Charlotte Hall Historic District
Charlotte Hall Road, Charlotte Hall, Saint Marys County
The Charlotte Hall Historic District encompasses a small village intersected by "Old Route 5" which runs east to west through the town and along which many of the existing buildings and sites are situated. Within the historic district boundaries are 13 recorded buildings and sites of historic and/or architectural interest as well as the main campus of the Charlotte Hall Military Academy, the oldest military preparatory school in Maryland. As a result of its being bypassed by Maryland Route 5, Charlotte Hall has managed to preserve much of its aesthetic charm and its original basic plan. As previously stated nearly all of the houses are situated along the "Old Route 5," which serves as the main street through the village. All of the houses are attractively situated on commodious, tree-shaded lots and are, for the most part, in good repair. The hamlet is bounded on its perimeter by open, uncultivated meadows and woodland and its age and continuity is readily apparent to one entering the district from either end. The campus of the academy figures predominantly in the townscape and its rural unspoiled beauty gently commands attention. Fortunately, almost all of the newer school facilities are concentrated toward the rear of the campus and are almost completely sheltered from view by a great number of large trees and expanses of lawn. The several hundred acres of the campus are concentrated towards the southeast end of the village, with all of the residential dwellings bounding it on its north and west sides.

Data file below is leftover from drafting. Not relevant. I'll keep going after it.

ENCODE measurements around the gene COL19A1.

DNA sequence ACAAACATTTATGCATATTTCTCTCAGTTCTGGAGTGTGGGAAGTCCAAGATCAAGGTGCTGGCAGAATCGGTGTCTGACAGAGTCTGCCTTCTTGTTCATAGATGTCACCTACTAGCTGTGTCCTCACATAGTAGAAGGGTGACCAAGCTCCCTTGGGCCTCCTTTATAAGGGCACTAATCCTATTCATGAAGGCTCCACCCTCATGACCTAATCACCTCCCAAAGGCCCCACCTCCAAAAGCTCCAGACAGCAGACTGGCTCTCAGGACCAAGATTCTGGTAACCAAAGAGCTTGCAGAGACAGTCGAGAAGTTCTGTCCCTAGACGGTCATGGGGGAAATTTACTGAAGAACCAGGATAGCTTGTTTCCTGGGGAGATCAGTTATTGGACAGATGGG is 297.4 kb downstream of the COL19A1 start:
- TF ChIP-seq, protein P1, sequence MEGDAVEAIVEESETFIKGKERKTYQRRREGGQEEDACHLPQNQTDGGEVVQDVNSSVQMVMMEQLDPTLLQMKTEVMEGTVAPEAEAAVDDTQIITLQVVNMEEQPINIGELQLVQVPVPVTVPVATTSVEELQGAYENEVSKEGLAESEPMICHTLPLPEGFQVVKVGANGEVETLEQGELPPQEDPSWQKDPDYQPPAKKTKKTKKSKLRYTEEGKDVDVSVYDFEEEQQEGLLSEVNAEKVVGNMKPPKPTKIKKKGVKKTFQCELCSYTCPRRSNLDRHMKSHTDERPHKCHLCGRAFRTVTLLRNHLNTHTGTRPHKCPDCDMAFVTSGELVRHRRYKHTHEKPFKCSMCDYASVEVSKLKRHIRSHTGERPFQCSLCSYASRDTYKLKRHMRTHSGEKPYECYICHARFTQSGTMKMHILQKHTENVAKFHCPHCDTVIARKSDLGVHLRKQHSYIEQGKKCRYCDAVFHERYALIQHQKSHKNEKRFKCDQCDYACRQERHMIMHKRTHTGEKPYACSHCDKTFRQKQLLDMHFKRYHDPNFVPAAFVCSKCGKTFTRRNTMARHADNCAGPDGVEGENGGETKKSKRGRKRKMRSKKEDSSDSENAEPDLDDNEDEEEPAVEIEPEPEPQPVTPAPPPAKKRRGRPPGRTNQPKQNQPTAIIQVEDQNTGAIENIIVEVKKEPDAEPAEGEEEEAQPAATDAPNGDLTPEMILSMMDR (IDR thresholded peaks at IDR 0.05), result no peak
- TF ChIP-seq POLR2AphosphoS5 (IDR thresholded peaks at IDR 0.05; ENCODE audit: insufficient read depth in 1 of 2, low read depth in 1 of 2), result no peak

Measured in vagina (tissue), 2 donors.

Charlotte Hall is perhaps best known in Maryland as the home of the Charlotte Hall Military Academy. Founded in 1774, the school was initially conceived as a consolidation of all of the free schools in the four Southern Maryland counties. War and economic depression delayed its construction and opening until 1797. Charlotte Hall School became a military academy in 1852, and remained so until 1974 when the school opened its doors to females and the military program became optional. Although Charlotte Hall has remained a relatively small institution, its archives show a varied and interesting history. Throughout much of the 19th century it was recognized as one of the finest schools of its type in the country. Past alumni and trustees include Roger Brooke Taney, fifth Judge of the U.S. Supreme Court; the Right Reverend Thomas John Claggett, First Episcopal Bishop consecrated in America; John Marshall Scott Causin, notable Congressman during the administration of John Quincy Adams; George Watterson, the first Librarian of Congress; Edward Bates, Attorney General during the Lincoln administration; and three Maryland Governors: Robert Bowie (1803-06 and 1811-1812), Thomas King Carroll (1830-1831), and James Thomas, (1833-1836). During the one hundredth anniversary of the school in 1874 the celebrations were attended by 40 members of Congress, all of them alumni. However, the history of the village of Charlotte Hall, referred to in the late-17th and 18th century archival records as "Cool Springs," extends back to at least the end of the 17th century. In 1697-98 Southern Maryland suffered a severe outbreak of pestilence and it is recorded that the inhabitants of the region often visited the fresh water springs located here, believing that the water possessed medicinal qualities. At about the time of the turn of the 18th century a hospital was alleged to have been built near the site of the springs, possibly making Charlotte Hall the site one of the first sanitariums in the English-speaking colonies. Charlotte Hall has the distinction of being the largest surviving 18th century village in lower Southern Maryland. While other towns in this immediate region may have at the most four or five surviving structures dating before the Civil War--such as Chaptico or Port Tobacco--Charlotte Hall has about thirteen with the further possibility of others hidden behind later facades. Archeological investigations on the academy grounds, which were purchased by the Veterans Administration in 1978, have located the remains of the original "School Hall" (1797) and two later school buildings dating to 1857 and 1896. The 1803 principal's house--the "White House," restored in 1938--and the 1884 chapel survive and are easily accessible from the main road. The association of the military academy to the village and the existence of its several notable historic sites and examples of architecture easily establish the significance of this small community to the social history of Southern Maryland.